The homeless problem has literally hit home with Hawaii's First Family.
Security breaches at the governor's mansion and Washington Place have prompted emergency action.
A 12-foot-high chain link fence was erected quickly after a rash of problems with homeless on the property.
There’ve been five incidents so far this year, but the governor's security detail decided to act fast after dealing with three cases in three weeks.
The governor's bodyguards and state sheriffs were on hand Friday afternoon inspecting the work.
Workers we talked to say generally the homeless don’t hang out in the area behind Washington Place in the daytime. They are drawn to the area at night to sleep. There’s evidence of that. Someone left their bedding up in the trees.
Staff in the nearby Lili'oukulani building report seeing homeless at times tapping into the water spigots to do laundry.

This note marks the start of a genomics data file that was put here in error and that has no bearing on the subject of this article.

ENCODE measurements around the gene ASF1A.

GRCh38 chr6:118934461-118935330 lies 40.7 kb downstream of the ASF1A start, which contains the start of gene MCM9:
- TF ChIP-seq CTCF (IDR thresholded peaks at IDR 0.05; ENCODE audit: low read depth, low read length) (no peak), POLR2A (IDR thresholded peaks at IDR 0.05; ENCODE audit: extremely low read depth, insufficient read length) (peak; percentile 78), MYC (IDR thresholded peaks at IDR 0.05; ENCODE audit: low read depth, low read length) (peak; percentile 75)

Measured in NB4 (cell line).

Carol Cummings says she's noticed the problem as she walks by this area on her way to work.
“There are homeless, sometimes with a shopping cart. When I walk thorough I try and walk as fast as possible, but they have not bothered me," said Cummings.
Others say they try to be on guard when walking to the parking garage after working late at night.
The capitol district is protected with strict design restrictions.
Passers-by hoped the glaring chain link barricade would be dressed up with landscaping.
The fence, which cost $16,500, is said to be a temporary measure.
The governor’s office says the homeless problem isn’t new to the mansion. It happened when former Governor Linda Lingle lived here too.
And while we are told the incidents have been non-threatening-- mainly homeless people looking for a quiet place to sleep--the governor's security detail doesn’t want to take any chances.